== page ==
# A Pythagorean Pun

There were once 3 kingdoms that bordered the same lake. In the middle of the lake there was an island, and the 3 kingdoms had been fighting over it for years. No one seemed to be able to keep the upper hand for very long and no one had been victorious. The wars over this little island were very costly, but all 3 kingdoms wanted it because of its great beauty and resources.

Finally, the monarchs agreed to a way to settle the matter permanently. Each would send their knights and squires to the island and they would
fight it out. Whoever’s knights and squires won the day would keep the island forever.

One kingdom sent many knights and each knight had a few squires. The night before the battle, the knights polished their armor while the squires readied the weapons. When the armor was finished, the knights sat around the fire drinking.

The second kingdom sent more knights than the first and each knight had several squires. The night before the battle, the knights drank around the fire while the squires scurried about polishing armor and readying weapons.

The third kingdom only sent one knight and he had only one squire. While the squire polished armor and readied the weapons, the knight hung a single pot from the tallest branch of the tree and tied a rope with a loop at the end from another branch. Then the knight sat by the fire and drank while the squire kept working.

The fateful day came and all the squires came out to the battlefield. (The knights had stayed up too long drinking.) The battle was fierce. In the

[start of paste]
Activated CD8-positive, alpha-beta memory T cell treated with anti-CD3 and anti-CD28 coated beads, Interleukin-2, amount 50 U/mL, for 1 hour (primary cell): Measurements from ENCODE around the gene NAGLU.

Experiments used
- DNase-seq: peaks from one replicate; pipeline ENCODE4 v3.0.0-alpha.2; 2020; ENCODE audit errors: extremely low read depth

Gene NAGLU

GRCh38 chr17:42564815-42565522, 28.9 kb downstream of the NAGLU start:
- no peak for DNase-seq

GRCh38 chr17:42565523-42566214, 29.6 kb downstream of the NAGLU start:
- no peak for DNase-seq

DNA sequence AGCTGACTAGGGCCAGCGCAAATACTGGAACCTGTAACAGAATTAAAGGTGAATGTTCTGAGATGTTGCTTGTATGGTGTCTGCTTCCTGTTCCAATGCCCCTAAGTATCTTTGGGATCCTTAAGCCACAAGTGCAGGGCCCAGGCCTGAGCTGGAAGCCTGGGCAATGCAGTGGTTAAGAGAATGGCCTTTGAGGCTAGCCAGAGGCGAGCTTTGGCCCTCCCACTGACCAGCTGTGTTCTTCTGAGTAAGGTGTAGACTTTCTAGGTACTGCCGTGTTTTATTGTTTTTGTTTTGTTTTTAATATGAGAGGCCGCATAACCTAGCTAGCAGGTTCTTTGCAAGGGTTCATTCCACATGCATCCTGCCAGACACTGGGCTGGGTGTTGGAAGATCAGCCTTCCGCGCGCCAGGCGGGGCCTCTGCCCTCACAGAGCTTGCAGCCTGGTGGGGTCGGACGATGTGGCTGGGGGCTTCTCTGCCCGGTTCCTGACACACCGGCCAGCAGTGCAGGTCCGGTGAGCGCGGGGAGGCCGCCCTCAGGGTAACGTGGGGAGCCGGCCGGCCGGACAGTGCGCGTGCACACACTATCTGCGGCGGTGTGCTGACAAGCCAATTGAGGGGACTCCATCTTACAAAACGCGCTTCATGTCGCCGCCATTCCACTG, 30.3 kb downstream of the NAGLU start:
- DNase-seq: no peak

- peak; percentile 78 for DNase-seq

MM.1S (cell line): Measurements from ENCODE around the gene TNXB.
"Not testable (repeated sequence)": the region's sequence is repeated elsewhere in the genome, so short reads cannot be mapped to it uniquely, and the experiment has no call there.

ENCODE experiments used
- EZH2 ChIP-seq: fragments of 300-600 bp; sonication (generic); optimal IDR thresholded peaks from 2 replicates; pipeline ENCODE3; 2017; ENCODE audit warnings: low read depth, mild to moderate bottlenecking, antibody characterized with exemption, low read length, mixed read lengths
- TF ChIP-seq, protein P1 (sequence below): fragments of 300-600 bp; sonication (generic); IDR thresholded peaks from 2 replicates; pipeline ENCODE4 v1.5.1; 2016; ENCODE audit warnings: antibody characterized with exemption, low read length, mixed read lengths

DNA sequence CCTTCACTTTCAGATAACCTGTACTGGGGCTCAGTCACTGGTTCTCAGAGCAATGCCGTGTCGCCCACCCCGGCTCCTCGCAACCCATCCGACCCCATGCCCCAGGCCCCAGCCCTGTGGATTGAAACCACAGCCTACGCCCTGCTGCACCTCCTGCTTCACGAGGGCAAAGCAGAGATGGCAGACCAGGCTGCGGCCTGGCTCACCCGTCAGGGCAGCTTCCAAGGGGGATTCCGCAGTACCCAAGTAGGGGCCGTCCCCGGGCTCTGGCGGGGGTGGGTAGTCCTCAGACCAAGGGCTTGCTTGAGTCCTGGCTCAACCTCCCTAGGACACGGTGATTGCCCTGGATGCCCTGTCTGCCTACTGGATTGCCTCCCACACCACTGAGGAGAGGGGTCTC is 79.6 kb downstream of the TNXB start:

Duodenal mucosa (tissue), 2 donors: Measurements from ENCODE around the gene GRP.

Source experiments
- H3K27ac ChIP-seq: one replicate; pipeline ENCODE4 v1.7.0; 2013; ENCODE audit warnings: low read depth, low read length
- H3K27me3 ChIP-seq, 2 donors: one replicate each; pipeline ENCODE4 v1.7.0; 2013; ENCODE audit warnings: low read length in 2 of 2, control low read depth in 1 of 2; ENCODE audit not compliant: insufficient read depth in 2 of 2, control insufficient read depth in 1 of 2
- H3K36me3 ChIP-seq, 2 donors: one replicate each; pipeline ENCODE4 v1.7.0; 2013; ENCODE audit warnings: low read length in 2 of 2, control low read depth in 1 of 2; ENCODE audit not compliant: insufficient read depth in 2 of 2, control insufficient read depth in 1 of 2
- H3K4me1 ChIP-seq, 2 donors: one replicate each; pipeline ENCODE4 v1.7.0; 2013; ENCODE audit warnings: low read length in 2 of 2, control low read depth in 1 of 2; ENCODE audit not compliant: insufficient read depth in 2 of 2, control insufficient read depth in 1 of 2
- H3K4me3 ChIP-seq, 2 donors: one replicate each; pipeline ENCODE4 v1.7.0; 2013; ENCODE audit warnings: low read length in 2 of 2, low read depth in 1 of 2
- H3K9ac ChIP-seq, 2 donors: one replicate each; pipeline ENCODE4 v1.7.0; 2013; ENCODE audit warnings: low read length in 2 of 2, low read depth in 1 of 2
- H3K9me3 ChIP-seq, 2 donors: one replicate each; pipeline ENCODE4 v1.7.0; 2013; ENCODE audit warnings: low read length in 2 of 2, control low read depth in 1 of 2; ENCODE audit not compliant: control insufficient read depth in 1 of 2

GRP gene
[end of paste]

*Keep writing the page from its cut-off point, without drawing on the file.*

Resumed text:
end, only the lone squire from the third kingdom was left standing. Proving once again, the age old theorem:

The squire of the high pot and noose is equal to the sum of the squires of the other two sides.

The punch line of this joke is a pun on the Pythagorean Theorem, often stated as: In a right triangle, the square of the hypotenuse is equal to the sum of the squares of the other two sides. You may recall from our venture into trigonometry humor that a right triangle has one ninety-degree angle, and that the hypotenuse is the side opposite the right angle (also the longest side in the triangle).

Never argue with this triangle; it is always right.

The Pythagorean Theorem (named after Pythagoras of Samos, but known to people long before his time) states a curious relationship between the lengths of the sides of a right triangle. Imagine extruding the sides of a right triangle outward to form three squares, like this:

According to the Pythagorean Theorem, the area of the square formed from the hypotenuse is equal to the combined areas of the other two squares. In other words, if you could dismantle the squares formed from sides a and b and recombine them into one square, it would be the same size as the square formed from side c.

Mathematically, the Pythagorean Theorem can be expressed as a2 + b2 = c2. It holds true for any right triangle (as long as the triangle is flat; it doesn’t work for triangles printed on curved surfaces). Here’s an animation demonstrating how the Theorem works, courtesy of Wikipedia.

Now about that joke: I dig the pun at the end, but number-wise, it doesn’t quite work. If the third kingdom represents the hypotenuse (or high pot and noose), it should be the largest force of the three kingdoms. Assuming the first kingdom had, say, 300 squires and the second kingdom had 400 squires, the third kingdom would need 500 squires to be their equal, Pythagorealistically speaking. 3002 + 4002 = 5002. I know, I know…it’s just a stupid pun, but I want this blog to be an avenue for learning as well as laughing, so I would be remiss not to mention it.